Nature on our doorsteps: Horse Chestnut ‘Candles’

By Rosaleen Dwyer

Rosaleen Dwyer is the County Heritage Officer at South Dublin County Council – every week she gives us an insight into the natural heritage around us and the beautiful biodiversity of the plants and creatures

The flowers of most of our native trees are not very noticeable. 

This is because many of them are wind-pollinated and do not need large flowers to attract pollinating insects.

Horse Chestnut flower spikes are often called candles 1

Horse Chestnut flower spikes are often called ‘candles’

This is a useful characteristic if you flower early in the year when insect numbers are not yet high enough to guarantee successful pollination.

One flowering tree that is very noticeable at the moment, however, is the Horse Chestnut. 

This tree is not native to Ireland but came originally from the Balkans.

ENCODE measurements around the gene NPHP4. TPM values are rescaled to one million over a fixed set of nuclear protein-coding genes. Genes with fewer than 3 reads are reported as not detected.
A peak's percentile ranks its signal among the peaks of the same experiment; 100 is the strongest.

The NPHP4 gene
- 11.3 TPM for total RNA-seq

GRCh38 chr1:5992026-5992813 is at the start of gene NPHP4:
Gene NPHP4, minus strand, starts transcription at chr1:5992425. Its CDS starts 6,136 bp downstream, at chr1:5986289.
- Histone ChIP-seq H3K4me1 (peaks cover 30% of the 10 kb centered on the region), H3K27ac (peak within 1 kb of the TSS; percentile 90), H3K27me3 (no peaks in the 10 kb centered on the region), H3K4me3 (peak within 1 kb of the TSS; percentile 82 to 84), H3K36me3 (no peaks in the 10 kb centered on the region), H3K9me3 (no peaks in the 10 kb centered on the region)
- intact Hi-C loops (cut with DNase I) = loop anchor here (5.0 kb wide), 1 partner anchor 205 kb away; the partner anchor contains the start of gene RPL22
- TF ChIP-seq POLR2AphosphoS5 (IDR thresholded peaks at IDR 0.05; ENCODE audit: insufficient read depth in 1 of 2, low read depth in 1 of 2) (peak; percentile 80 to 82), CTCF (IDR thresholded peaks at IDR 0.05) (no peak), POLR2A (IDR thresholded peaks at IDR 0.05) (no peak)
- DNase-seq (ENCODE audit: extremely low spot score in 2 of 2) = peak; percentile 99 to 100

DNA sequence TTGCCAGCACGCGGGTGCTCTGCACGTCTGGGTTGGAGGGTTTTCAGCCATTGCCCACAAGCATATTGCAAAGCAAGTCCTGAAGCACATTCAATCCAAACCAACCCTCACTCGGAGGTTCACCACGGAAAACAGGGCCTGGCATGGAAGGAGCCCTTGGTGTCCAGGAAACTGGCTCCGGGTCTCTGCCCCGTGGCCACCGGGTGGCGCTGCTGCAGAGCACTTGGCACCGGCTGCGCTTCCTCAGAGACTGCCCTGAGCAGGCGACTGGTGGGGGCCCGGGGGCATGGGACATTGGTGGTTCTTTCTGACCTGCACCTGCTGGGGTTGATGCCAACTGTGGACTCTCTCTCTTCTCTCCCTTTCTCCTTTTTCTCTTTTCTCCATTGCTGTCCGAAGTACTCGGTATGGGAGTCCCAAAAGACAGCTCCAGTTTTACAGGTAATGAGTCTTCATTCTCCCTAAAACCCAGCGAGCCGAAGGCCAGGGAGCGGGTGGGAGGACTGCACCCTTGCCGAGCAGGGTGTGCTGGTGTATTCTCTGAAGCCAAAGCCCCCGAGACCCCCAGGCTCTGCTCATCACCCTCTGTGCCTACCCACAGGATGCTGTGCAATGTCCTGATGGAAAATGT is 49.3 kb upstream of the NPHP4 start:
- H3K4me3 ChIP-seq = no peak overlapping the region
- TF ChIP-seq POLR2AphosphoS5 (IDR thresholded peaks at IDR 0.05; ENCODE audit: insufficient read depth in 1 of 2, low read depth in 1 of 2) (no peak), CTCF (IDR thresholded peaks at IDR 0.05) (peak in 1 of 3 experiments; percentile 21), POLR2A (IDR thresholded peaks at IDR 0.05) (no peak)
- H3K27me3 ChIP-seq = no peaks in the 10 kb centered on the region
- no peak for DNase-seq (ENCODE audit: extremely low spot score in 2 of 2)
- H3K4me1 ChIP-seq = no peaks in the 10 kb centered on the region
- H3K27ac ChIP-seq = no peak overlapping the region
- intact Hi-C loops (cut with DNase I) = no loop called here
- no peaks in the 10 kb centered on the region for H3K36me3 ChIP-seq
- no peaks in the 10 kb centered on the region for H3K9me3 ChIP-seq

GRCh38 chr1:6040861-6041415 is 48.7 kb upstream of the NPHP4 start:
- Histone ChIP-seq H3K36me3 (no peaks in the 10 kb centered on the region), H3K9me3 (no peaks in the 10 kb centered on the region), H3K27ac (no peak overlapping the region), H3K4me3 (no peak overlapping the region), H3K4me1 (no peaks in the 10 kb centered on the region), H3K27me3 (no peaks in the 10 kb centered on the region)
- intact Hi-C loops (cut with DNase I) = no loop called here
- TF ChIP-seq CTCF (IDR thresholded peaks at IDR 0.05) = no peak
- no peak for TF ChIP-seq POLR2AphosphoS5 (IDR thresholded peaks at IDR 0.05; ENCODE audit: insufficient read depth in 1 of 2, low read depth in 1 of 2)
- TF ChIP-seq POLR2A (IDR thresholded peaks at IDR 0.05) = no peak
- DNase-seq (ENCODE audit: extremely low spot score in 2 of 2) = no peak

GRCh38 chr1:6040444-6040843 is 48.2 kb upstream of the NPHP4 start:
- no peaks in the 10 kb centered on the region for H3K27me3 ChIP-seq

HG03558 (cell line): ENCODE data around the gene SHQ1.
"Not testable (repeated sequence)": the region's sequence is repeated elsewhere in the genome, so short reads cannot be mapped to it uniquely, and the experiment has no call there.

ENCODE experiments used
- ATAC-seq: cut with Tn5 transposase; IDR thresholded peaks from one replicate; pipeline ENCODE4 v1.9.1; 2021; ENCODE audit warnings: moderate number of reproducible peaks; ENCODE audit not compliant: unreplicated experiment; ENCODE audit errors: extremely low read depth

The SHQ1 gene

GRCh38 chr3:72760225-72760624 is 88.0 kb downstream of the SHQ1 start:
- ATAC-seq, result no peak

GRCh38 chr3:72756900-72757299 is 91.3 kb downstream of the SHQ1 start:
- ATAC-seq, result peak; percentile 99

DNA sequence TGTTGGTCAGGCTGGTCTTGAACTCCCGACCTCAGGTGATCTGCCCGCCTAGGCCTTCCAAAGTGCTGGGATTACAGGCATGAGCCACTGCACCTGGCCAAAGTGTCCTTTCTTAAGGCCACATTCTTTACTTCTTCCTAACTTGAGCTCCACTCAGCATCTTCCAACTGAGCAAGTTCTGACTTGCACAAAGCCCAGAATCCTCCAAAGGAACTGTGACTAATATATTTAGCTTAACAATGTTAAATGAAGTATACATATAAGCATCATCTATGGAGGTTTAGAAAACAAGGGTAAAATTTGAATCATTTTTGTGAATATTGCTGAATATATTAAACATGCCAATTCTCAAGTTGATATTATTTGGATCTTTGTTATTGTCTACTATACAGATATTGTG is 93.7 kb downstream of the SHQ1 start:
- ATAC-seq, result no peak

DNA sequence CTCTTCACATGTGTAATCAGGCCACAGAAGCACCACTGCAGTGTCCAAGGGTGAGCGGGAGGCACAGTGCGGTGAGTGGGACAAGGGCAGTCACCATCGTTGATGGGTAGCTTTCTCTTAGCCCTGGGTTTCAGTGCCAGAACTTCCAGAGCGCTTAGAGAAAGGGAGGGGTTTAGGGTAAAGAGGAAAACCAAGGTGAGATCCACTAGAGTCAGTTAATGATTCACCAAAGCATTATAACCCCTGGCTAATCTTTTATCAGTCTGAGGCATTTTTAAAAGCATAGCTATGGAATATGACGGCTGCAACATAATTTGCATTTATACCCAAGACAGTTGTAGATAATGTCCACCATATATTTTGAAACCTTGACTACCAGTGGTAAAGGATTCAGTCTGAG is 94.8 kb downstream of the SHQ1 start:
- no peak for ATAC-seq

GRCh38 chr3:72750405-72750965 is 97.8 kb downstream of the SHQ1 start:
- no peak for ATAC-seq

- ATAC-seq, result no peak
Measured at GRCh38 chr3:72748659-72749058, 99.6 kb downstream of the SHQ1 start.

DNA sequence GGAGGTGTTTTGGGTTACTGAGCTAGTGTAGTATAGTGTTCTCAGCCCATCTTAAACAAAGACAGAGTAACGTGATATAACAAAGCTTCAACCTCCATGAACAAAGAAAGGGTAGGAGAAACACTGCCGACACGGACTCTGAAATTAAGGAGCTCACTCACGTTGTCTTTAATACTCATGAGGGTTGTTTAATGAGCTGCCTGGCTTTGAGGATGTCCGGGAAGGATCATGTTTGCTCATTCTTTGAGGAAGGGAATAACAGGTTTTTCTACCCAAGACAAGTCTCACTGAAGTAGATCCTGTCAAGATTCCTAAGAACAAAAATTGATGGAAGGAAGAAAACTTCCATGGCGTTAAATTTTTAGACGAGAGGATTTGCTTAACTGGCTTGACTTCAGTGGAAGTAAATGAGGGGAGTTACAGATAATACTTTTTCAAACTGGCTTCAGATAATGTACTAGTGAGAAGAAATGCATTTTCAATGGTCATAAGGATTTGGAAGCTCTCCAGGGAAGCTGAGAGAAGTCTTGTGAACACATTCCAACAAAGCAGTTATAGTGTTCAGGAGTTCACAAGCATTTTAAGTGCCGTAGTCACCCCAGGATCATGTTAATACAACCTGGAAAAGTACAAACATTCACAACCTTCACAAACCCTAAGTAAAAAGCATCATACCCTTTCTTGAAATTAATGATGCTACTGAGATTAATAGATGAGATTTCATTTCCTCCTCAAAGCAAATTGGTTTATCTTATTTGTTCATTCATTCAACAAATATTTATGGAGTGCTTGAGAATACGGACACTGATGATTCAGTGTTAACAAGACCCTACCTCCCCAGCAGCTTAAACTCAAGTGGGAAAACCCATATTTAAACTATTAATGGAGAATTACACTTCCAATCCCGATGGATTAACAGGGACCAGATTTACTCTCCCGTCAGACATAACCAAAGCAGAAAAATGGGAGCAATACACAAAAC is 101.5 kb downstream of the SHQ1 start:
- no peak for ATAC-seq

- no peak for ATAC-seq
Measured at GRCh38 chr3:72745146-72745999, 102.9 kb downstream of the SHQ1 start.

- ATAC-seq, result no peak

It was first introduced to Britain from Turkey in the 16th Century and as it has a tall, elegant appearance, it has been planted in large gardens and parks ever since.

Because Horse Chestnut evolved in its native land to flower early in April and May, it continues to do so here, even if the weather is not very suitable. 

The dainty structure of the individual flower is often missed because the spikes are up high in the tree 1

The dainty structure of the individual flower is often missed because the spikes are up high in the tree

Its spikes of white and pink-flushed flowers are sometimes referred to as ‘candles’, and these contrast very nicely with the lovely soft green of the tree’s new leaves.

These leaves are distinctive in having five large, toothed leaflets connected to a central point.  

The flower spikes provide rich pollen and nectar to early honeybees and bumblebees.  

Once they have been pollinated, these flowers develop into the spiky cases that hold the familiar autumn chestnuts, or conkers.

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